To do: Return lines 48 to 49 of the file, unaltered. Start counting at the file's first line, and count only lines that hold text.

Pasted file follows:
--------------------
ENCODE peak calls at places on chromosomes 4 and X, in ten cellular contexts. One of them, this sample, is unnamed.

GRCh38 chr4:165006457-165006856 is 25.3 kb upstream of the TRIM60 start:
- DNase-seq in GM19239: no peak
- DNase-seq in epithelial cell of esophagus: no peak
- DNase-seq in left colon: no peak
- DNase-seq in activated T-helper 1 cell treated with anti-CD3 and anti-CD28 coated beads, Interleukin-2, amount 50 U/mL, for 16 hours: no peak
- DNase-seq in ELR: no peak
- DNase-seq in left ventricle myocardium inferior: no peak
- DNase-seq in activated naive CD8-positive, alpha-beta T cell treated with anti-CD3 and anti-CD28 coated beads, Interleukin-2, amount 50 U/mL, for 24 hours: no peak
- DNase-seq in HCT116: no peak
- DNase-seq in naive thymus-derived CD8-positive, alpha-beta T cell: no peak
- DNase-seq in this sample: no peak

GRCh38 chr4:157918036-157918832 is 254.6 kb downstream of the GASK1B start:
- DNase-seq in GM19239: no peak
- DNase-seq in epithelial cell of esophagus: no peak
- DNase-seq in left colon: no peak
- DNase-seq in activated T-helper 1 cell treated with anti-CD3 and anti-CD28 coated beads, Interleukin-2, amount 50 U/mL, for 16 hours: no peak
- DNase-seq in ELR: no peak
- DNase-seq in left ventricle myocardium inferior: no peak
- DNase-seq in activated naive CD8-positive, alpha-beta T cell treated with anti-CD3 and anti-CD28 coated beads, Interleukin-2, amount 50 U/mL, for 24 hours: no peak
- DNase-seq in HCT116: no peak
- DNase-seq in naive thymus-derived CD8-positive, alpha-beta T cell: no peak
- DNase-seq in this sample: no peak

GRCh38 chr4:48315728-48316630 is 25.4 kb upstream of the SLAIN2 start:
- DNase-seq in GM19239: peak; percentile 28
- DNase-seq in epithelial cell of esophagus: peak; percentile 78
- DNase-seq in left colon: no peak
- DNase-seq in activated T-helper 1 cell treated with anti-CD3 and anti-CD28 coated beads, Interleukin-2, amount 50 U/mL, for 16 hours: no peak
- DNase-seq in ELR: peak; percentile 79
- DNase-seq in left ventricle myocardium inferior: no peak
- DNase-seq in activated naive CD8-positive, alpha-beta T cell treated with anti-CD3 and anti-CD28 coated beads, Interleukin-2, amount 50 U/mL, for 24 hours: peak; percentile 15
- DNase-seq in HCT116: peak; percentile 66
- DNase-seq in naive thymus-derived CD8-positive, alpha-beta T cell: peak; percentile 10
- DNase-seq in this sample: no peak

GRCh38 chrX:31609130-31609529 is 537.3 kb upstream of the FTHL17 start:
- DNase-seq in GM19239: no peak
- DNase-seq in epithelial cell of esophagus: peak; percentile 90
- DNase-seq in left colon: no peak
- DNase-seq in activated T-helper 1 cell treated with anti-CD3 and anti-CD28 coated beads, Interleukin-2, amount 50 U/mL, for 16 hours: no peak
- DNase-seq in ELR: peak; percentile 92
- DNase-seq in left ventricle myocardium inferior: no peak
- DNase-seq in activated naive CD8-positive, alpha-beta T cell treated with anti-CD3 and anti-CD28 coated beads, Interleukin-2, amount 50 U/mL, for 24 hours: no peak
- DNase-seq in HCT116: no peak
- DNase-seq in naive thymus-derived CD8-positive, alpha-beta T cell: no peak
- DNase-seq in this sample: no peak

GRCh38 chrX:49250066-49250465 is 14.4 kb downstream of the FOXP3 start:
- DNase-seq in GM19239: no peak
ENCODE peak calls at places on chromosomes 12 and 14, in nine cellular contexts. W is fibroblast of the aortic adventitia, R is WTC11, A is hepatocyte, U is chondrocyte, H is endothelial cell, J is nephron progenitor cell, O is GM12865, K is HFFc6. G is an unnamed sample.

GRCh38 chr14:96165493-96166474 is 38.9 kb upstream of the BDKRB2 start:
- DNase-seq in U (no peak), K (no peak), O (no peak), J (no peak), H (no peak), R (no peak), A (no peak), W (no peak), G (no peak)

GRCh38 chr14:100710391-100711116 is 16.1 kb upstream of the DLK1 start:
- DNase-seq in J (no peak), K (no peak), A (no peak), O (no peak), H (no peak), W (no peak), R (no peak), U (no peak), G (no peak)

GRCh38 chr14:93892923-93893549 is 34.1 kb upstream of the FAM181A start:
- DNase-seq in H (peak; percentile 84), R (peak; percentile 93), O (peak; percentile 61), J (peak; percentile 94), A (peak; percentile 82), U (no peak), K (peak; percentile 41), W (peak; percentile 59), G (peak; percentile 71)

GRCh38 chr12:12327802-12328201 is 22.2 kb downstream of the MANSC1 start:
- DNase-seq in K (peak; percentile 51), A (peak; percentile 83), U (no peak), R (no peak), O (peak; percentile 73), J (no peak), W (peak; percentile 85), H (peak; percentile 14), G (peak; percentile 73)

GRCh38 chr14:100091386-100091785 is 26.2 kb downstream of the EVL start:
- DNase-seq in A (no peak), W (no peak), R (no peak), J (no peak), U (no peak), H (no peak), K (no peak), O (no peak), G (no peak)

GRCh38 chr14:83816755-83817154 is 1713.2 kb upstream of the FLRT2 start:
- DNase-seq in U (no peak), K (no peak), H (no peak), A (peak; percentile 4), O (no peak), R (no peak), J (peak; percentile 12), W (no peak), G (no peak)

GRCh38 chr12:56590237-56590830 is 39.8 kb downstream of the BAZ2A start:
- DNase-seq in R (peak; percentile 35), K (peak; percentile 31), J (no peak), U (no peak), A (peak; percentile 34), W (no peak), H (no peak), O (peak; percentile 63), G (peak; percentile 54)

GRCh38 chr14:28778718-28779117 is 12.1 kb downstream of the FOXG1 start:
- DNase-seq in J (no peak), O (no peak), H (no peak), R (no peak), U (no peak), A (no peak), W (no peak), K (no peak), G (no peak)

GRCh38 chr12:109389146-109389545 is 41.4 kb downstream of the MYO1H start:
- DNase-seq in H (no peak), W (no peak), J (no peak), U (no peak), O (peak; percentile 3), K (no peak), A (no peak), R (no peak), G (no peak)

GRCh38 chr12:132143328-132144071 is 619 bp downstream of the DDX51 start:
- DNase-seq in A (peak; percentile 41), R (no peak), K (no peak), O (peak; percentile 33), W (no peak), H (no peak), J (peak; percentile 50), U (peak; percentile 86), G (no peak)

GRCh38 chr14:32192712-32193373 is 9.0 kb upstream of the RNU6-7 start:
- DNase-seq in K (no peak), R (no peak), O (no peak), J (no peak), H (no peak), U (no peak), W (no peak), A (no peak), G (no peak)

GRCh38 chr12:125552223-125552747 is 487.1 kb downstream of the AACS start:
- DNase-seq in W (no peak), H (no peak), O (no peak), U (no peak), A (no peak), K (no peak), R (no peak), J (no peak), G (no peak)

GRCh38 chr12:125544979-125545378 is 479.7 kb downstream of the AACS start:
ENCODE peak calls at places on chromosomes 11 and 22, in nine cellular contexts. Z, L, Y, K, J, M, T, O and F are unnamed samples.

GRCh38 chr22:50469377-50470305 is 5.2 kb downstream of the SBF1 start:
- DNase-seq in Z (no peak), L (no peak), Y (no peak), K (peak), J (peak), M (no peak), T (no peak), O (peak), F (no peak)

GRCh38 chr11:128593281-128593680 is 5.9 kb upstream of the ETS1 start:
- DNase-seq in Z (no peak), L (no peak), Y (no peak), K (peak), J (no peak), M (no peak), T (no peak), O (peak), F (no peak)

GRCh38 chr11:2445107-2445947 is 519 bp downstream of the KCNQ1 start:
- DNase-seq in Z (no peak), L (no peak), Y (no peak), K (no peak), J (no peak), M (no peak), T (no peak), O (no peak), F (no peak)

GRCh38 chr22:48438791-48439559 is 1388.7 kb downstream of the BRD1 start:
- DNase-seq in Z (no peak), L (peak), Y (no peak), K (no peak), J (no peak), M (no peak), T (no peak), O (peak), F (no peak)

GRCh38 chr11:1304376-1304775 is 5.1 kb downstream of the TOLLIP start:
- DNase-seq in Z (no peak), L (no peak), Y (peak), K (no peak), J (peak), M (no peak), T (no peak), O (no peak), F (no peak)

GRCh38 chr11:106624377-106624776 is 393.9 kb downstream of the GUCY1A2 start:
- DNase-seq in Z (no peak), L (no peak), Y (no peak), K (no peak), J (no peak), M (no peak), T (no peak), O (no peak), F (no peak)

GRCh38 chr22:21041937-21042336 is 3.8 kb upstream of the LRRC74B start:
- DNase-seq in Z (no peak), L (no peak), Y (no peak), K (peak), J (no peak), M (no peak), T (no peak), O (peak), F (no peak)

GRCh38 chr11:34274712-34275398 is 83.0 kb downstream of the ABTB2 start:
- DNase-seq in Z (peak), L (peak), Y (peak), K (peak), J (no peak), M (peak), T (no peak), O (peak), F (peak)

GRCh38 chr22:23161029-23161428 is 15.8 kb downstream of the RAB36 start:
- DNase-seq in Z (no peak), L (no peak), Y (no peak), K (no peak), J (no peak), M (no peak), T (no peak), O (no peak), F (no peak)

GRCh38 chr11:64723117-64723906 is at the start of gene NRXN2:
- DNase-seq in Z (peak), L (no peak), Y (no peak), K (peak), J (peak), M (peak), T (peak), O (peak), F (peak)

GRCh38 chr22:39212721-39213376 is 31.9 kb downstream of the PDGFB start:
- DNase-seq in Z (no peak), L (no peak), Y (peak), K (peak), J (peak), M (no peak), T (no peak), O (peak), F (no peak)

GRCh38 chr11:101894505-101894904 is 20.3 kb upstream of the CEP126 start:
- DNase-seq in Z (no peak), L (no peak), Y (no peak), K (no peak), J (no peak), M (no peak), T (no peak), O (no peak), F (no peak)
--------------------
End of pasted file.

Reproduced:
ENCODE peak calls at places on chromosomes 12 and 14, in nine cellular contexts. W is fibroblast of the aortic adventitia, R is WTC11, A is hepatocyte, U is chondrocyte, H is endothelial cell, J is nephron progenitor cell, O is GM12865, K is HFFc6. G is an unnamed sample.

GRCh38 chr14:96165493-96166474 is 38.9 kb upstream of the BDKRB2 start: